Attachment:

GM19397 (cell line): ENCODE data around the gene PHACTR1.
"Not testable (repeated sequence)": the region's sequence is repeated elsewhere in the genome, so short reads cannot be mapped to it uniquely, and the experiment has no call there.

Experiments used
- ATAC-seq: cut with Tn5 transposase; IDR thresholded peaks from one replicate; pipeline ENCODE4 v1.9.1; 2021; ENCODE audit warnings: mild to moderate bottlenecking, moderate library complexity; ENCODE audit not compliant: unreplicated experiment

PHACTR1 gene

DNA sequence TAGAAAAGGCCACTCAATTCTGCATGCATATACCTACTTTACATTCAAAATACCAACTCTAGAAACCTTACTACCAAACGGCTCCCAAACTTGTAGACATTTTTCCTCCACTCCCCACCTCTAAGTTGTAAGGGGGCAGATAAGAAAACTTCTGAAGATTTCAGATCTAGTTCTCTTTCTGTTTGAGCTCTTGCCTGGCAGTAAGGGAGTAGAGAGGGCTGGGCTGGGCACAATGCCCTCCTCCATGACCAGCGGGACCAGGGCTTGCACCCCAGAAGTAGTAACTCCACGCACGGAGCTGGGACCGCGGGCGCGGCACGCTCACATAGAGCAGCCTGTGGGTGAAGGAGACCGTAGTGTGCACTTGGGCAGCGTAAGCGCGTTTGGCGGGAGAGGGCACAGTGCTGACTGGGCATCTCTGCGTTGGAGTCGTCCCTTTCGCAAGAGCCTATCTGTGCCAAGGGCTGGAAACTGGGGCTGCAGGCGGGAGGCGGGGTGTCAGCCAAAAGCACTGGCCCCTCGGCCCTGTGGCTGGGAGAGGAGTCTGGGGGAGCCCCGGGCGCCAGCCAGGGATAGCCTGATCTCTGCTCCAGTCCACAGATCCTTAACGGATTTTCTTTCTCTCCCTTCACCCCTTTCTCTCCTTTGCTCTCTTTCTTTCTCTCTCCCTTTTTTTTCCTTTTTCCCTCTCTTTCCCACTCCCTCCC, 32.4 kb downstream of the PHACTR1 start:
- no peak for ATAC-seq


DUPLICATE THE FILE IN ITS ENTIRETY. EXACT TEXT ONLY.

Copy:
GM19397 (cell line): ENCODE data around the gene PHACTR1.
"Not testable (repeated sequence)": the region's sequence is repeated elsewhere in the genome, so short reads cannot be mapped to it uniquely, and the experiment has no call there.

Experiments used
- ATAC-seq: cut with Tn5 transposase; IDR thresholded peaks from one replicate; pipeline ENCODE4 v1.9.1; 2021; ENCODE audit warnings: mild to moderate bottlenecking, moderate library complexity; ENCODE audit not compliant: unreplicated experiment

PHACTR1 gene

DNA sequence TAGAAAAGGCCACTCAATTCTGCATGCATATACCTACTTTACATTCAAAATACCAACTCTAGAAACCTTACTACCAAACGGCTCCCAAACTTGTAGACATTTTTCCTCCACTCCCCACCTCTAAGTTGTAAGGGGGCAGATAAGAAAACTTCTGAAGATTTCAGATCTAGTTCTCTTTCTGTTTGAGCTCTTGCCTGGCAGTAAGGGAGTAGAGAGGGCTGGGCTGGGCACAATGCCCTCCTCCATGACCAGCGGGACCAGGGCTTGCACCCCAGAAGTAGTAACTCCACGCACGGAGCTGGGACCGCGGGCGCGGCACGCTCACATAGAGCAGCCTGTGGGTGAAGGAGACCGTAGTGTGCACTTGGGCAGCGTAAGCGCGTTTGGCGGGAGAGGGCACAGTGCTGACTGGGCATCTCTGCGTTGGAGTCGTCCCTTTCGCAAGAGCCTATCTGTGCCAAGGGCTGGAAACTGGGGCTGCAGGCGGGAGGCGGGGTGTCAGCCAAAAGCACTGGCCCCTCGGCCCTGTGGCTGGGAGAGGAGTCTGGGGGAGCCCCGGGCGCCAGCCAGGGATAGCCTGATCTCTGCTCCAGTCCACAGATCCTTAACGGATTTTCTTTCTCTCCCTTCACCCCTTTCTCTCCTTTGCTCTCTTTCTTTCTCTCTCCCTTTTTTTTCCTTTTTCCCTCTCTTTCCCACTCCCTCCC, 32.4 kb downstream of the PHACTR1 start:
- no peak for ATAC-seq